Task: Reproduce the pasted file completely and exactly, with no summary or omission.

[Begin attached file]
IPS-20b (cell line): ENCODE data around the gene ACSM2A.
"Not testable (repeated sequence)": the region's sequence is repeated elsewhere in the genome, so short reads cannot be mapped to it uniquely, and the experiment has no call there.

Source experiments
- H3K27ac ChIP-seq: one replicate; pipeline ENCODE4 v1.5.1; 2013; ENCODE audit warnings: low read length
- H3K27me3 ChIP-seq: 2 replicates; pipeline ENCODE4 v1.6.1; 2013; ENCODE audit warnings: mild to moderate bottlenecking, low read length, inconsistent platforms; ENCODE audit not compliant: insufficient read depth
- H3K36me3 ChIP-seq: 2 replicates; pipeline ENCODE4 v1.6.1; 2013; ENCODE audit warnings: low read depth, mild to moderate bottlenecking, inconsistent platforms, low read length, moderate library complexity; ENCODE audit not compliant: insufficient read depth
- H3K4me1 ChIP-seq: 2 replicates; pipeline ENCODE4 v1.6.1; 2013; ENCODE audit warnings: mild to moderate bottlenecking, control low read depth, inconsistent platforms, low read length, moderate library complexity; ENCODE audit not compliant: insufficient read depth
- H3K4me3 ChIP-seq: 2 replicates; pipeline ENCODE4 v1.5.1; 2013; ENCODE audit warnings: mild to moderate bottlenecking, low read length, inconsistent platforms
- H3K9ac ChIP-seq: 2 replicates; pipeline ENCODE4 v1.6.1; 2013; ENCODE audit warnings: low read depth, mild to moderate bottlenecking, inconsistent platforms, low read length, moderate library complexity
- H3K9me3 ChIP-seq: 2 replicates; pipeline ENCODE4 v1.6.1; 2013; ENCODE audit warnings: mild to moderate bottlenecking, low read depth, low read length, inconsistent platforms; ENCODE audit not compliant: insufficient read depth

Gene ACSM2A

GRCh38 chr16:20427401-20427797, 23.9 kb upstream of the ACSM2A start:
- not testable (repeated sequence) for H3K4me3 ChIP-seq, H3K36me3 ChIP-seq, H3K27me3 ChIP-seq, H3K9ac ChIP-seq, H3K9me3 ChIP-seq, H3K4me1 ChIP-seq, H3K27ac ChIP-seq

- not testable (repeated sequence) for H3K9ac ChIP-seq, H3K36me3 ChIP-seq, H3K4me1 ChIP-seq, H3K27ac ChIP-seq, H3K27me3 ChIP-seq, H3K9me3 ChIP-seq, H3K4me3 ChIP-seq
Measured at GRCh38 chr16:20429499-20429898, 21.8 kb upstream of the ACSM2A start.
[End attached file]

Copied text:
IPS-20b (cell line): ENCODE data around the gene ACSM2A.
"Not testable (repeated sequence)": the region's sequence is repeated elsewhere in the genome, so short reads cannot be mapped to it uniquely, and the experiment has no call there.

Source experiments
- H3K27ac ChIP-seq: one replicate; pipeline ENCODE4 v1.5.1; 2013; ENCODE audit warnings: low read length
- H3K27me3 ChIP-seq: 2 replicates; pipeline ENCODE4 v1.6.1; 2013; ENCODE audit warnings: mild to moderate bottlenecking, low read length, inconsistent platforms; ENCODE audit not compliant: insufficient read depth
- H3K36me3 ChIP-seq: 2 replicates; pipeline ENCODE4 v1.6.1; 2013; ENCODE audit warnings: low read depth, mild to moderate bottlenecking, inconsistent platforms, low read length, moderate library complexity; ENCODE audit not compliant: insufficient read depth
- H3K4me1 ChIP-seq: 2 replicates; pipeline ENCODE4 v1.6.1; 2013; ENCODE audit warnings: mild to moderate bottlenecking, control low read depth, inconsistent platforms, low read length, moderate library complexity; ENCODE audit not compliant: insufficient read depth
- H3K4me3 ChIP-seq: 2 replicates; pipeline ENCODE4 v1.5.1; 2013; ENCODE audit warnings: mild to moderate bottlenecking, low read length, inconsistent platforms
- H3K9ac ChIP-seq: 2 replicates; pipeline ENCODE4 v1.6.1; 2013; ENCODE audit warnings: low read depth, mild to moderate bottlenecking, inconsistent platforms, low read length, moderate library complexity
- H3K9me3 ChIP-seq: 2 replicates; pipeline ENCODE4 v1.6.1; 2013; ENCODE audit warnings: mild to moderate bottlenecking, low read depth, low read length, inconsistent platforms; ENCODE audit not compliant: insufficient read depth

Gene ACSM2A

GRCh38 chr16:20427401-20427797, 23.9 kb upstream of the ACSM2A start:
- not testable (repeated sequence) for H3K4me3 ChIP-seq, H3K36me3 ChIP-seq, H3K27me3 ChIP-seq, H3K9ac ChIP-seq, H3K9me3 ChIP-seq, H3K4me1 ChIP-seq, H3K27ac ChIP-seq

- not testable (repeated sequence) for H3K9ac ChIP-seq, H3K36me3 ChIP-seq, H3K4me1 ChIP-seq, H3K27ac ChIP-seq, H3K27me3 ChIP-seq, H3K9me3 ChIP-seq, H3K4me3 ChIP-seq
Measured at GRCh38 chr16:20429499-20429898, 21.8 kb upstream of the ACSM2A start.